What does it mean for organizations to practice corporate social responsibility (CSR)? It seems there’s no time like the present to depose companies for their shady business practices. Too often, either a whistleblower or disenfranchised worker is revealing how their employer is mistreating their workforce, taking advantage of consumers, or simply failing to work towards anything other than dominating their respective industry. However, many businesses operate with two objectives that don’t have to be mutually exclusive: profits and purpose.
Along with other organizational initiatives, CSR promises what an organization will do. An organization that promotes a CSR initiative is making an implicit promise not just to shareholders and customers, but also to employees. Organizations must keep this fact in mind when developing these initiatives. CSR and engagement are linked, and organizational promises matter to employees and influence their attitudes.
CSR describes a company’s voluntary/discretionary relationships with its societal and community stakeholders. The goal of CSR is to achieve a balance in the triple bottom line: social, environmental (or ecological) and financial.
CSR tries to identify the important stakeholders in each of these three areas and ensure that organizations are addressing each with the correct level of care. The majority of organizations claim to have a purpose beyond stated financial goals (i.e., profits), often reflected in a mission statement. Mission statements represent espoused values that the organization wishes to follow, but what is conceptually ideal isn’t always immediately attainable. The disparity between a company’s aspirational operations and its actual daily practices is seen through the exhibition of enacted values, those values that an organization truly puts into action. The more an organization demonstrates its espoused values, the greater the likelihood their personnel will be engaged. While consumers may only hear of espoused values, employees are keenly aware of enacted values. As insiders, they’re privy to what really happens within their organizations. Many organizations have statements around corporate social responsibility, and while customers may not know if the organizations live up to their CSR promises, employees do.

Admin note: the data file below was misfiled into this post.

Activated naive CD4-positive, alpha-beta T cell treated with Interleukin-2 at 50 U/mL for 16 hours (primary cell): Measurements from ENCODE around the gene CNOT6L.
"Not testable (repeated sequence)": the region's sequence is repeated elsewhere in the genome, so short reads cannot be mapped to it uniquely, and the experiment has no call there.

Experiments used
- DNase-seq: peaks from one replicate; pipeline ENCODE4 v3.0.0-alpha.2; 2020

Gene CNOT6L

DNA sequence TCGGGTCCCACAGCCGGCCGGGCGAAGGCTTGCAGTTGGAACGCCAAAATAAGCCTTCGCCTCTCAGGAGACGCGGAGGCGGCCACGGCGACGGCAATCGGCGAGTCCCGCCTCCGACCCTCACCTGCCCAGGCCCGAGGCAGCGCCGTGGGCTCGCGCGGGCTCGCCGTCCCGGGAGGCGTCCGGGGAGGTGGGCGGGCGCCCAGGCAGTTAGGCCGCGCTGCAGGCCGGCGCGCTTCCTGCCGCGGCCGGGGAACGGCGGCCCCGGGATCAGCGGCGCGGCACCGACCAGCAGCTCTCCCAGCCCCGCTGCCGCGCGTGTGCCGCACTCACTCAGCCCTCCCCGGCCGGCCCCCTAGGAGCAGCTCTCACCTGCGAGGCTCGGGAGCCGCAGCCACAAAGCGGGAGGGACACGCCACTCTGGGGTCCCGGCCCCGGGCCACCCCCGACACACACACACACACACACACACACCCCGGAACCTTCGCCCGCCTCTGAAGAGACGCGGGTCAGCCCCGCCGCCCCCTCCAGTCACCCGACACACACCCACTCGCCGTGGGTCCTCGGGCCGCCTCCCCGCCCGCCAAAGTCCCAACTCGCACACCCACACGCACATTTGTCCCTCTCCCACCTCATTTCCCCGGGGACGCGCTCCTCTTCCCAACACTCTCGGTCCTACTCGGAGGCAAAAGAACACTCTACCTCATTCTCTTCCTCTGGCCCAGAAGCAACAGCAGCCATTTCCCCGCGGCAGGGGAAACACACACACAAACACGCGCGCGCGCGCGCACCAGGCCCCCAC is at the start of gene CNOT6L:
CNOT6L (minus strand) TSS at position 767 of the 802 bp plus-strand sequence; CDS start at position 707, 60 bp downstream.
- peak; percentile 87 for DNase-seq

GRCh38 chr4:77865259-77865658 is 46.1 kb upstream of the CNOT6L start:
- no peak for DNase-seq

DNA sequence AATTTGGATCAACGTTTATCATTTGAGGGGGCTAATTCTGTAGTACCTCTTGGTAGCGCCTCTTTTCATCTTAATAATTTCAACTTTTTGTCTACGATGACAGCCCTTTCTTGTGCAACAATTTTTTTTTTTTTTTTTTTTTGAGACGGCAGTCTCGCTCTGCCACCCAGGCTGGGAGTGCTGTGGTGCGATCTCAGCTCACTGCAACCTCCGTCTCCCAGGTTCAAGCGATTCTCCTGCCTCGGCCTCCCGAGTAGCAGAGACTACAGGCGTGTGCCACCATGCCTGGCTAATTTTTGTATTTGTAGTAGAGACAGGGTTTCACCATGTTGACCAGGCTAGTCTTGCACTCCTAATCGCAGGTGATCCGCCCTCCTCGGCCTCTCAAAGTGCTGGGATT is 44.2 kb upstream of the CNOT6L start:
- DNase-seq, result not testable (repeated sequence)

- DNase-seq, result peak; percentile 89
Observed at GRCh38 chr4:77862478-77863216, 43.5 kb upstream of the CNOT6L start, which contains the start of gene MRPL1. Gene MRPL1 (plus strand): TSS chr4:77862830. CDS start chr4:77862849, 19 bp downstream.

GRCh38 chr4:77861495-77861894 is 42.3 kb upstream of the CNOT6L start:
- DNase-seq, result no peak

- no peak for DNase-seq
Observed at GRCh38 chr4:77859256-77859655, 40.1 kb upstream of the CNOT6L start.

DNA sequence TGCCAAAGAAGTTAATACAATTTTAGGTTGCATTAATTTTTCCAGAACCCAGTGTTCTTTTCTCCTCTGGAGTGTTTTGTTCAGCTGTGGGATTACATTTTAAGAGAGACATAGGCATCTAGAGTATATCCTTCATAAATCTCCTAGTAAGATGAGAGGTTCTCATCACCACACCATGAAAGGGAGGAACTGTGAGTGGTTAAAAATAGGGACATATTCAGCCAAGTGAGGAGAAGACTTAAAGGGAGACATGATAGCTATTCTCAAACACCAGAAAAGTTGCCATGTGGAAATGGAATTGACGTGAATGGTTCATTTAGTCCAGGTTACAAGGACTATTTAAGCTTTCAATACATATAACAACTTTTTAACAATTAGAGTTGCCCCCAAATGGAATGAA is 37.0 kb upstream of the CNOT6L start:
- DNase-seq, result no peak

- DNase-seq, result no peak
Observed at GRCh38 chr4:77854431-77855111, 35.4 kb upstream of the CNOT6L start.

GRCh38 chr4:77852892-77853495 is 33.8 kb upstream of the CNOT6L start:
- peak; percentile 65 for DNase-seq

CSR and Engagement
In an article on Medium, Jason Myers discussed the importance of the purpose-driven organization. Myers highlighted the importance of purpose in engaging the workforce and of authenticity. His assertion concerning authenticity especially applies to CSR initiatives. Recent research by Gao, Zhang and Huo (2017) similarly emphasizes authenticity in the implementation of organizational initiatives. Their publication in the Journal of Business and Psychology provides some interesting insights by exploring the link between CSR initiatives and employee engagement through the lens of collective self-esteem. In other words, CSR is a sign of an enacted value, which affects collective self-esteem and, in turn, employee engagement. True CSR initiatives can positively impact employee motivation, especially those invested in working in an organization perceived as a benevolent force in the world.
Often, stakeholders in organizations view CSR initiatives as merely fluff, or marketing ploys that don’t require real action. While CSR may seem like a façade to some, employees may view CSR initiatives as overt promises made by the organizations and a rallying cry to make a real difference. These promises may be a source of pride for employees and failing to live up to these promises can cost employers engagement.
How to Maximize CSR Efforts
For organizations, it is imperative to review promises (i.e., CSR and other related initiatives) and to use employee engagement surveys or other measurement tools to identify how those promises are viewed. If employees lack trust, they won’t stay engaged in their work, and the consequences will have an impact on the bottom line. CSR can provide employees with a greater sense of organizational self-esteem and collective pride. Employees want to feel proud of their employers, and demonstrating CSR is a great way to do so.